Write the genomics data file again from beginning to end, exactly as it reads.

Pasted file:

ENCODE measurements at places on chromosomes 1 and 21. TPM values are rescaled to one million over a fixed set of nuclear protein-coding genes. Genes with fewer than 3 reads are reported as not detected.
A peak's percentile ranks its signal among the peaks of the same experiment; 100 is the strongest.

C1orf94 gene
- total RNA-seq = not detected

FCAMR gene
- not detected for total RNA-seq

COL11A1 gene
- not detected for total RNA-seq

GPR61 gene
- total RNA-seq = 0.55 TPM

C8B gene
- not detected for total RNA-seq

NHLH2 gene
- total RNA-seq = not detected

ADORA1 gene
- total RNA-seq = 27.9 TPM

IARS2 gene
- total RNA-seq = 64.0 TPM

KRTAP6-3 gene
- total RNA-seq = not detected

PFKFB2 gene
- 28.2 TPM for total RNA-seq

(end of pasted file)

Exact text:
ENCODE measurements at places on chromosomes 1 and 21. TPM values are rescaled to one million over a fixed set of nuclear protein-coding genes. Genes with fewer than 3 reads are reported as not detected.
A peak's percentile ranks its signal among the peaks of the same experiment; 100 is the strongest.

C1orf94 gene
- total RNA-seq = not detected

FCAMR gene
- not detected for total RNA-seq

COL11A1 gene
- not detected for total RNA-seq

GPR61 gene
- total RNA-seq = 0.55 TPM

C8B gene
- not detected for total RNA-seq

NHLH2 gene
- total RNA-seq = not detected

ADORA1 gene
- total RNA-seq = 27.9 TPM

IARS2 gene
- total RNA-seq = 64.0 TPM

KRTAP6-3 gene
- total RNA-seq = not detected

PFKFB2 gene
- 28.2 TPM for total RNA-seq